“The Torah tells us no less than forty-eight times to treat converts with compassion. Thus, it is certainly appropriate that the Jewish communities in Europe and elsewhere make sure that their converts are welcomed and accepted.” This was one of the central decisions made during the RCE’s conference of dayanim that took place recently in Warsaw. The conference was arranged with the assistance of Meromim Foundation and its director, Rabbi Ben Tzion Lipsker.

The rabbanim also visited Warsaw’s Chabad house, which is directed by Rabbi Shalom Ber Stembler, who assisted in organizing the two-day conference in which dozens of dayanim from all European countries participated. They likewise expressed their serious concerns about the recommendations of Prime Minister Netanyahu’s committee to formulate a plan for government conversions.

A call was issued to the government of Israel “to reject the recommendations of the committee, headed by former minister Moshe Nissim, and not to bring them up for discussion at all, as they undermine the very foundations of our religion and would weaken genuine Judaism as it has been conveyed from generation to generation.” This was announced at the conference by Rabbi Eliyahu Refael Hirshik, a member of Yerushalayim’s High Rabbinical Court, and representative of Chief Rabbi Yitzchak Yosef, the Rishon Letzion. His position was supported by dozens of dayanim who are recognized authorities throughout Europe.
Rabbi Menachem Margolin, director of the RCE, noted that “the fact that this conference took place in Poland specifically at this time sends a clear message that the spiritual leaders of European Jewry will do everything in their power to continue strengthening the European Jewish community.
RCE deputy director Rabbi Aryeh Goldberg emphasized the ongoing cooperation between the European rabbinical courts and the Israeli rabbinical courts in the battle to preserve and protect the boundaries of halachah.
Over the course of the convention, the rabbanim sharply criticized the attempts of Israel’s judiciary to intervene in issues that are governed by halachah. Several European dayanim pointed out that European judges avoid getting involved in such issues, deferring to the rabbis and rabbinical courts. Rabbi Yisrael Yaakov Lichtenstein, Av Beis Din of London’s Federation of Synagogues and member of the RCE’s presidium, related that it has happened more than once that when two Jewish parties applied for litigation in the secular courts, the judges recommended that they bring their case before a rabbinical court.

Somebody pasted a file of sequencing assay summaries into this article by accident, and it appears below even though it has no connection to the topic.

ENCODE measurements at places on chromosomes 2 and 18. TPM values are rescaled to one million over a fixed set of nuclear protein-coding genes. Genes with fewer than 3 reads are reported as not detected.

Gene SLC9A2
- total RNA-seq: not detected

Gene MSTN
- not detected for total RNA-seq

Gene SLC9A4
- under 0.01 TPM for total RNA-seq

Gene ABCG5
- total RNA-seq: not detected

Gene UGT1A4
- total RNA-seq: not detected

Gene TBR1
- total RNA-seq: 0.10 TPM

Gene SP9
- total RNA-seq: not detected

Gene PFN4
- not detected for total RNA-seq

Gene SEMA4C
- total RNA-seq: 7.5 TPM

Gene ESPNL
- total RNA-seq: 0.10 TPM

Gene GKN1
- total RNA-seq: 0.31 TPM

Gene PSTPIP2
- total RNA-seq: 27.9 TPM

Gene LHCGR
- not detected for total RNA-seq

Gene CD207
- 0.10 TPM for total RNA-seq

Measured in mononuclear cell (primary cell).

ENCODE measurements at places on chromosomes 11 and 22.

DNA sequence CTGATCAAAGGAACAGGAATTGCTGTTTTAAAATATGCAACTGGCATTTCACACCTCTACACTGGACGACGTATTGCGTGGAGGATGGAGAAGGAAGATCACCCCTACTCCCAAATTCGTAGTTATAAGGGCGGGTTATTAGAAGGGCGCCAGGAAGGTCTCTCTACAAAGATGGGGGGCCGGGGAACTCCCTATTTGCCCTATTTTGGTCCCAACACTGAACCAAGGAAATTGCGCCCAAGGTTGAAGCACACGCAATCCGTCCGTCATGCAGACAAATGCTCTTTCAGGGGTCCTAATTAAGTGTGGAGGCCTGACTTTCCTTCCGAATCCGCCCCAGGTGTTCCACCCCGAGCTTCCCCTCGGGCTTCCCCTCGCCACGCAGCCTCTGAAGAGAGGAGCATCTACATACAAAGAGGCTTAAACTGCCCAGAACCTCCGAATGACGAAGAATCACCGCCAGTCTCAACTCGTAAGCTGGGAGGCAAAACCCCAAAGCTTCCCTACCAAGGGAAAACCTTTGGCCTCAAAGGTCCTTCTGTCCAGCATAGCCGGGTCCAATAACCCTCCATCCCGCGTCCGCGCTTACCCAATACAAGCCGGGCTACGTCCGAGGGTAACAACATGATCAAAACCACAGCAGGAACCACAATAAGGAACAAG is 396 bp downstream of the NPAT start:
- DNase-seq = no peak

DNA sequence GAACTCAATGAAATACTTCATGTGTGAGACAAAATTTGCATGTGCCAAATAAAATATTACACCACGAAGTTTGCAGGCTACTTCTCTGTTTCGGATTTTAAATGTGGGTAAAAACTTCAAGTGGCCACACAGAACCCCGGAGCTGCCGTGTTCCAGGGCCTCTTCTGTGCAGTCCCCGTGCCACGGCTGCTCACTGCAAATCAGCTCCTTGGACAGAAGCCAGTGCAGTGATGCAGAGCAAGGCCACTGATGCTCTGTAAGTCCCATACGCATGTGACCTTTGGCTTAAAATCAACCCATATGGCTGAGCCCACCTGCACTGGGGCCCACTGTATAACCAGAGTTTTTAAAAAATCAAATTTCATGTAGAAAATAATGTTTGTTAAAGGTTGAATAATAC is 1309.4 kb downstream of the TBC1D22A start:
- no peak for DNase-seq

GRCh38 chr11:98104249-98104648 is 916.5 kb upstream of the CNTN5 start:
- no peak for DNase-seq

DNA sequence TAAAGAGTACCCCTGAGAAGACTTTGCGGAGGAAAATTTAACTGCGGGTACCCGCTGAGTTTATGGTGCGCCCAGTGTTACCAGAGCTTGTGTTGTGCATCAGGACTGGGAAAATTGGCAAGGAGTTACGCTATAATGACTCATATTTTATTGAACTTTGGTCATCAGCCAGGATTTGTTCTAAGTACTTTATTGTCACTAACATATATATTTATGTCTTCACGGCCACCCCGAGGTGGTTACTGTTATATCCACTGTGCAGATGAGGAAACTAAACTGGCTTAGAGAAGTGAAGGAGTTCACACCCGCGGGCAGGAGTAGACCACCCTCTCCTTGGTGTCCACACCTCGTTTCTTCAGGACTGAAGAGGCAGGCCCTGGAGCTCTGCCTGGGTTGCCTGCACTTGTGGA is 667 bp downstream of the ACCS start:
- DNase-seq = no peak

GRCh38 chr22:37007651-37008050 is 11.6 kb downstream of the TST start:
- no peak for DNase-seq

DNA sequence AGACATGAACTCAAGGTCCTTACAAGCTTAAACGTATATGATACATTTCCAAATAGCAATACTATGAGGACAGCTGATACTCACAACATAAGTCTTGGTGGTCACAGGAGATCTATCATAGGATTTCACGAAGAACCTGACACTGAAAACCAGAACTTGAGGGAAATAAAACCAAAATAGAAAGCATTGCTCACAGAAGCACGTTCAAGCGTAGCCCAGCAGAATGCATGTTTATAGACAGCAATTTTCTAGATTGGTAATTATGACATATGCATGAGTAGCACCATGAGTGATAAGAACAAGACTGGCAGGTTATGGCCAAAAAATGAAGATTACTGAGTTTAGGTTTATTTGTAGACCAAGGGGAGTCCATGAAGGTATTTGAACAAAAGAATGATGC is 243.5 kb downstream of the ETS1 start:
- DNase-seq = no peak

At the convention’s closing, it was decided that the RCE would establish a special roster of dayanim and rabbanim who function under the authority of its presidium, of which all of Europe’s approved dayanim and rabbanim would be members. In this way, anyone who seeks litigation can turn to a rabbinical court and not bring their cases to non-Jewish courts.

In addition to their meetings during the conference, the rabbanim visited the local cemetery, where great Polish rabbanim are interred. They davened near their graves and held a memorial service and lit a candle for the souls of the hundreds of thousands of Poland’s Jews who were murdered during the Holocaust.
The conference was well-covered by the local media, and the reporters asked the directors of the RCE for their opinions on many issues.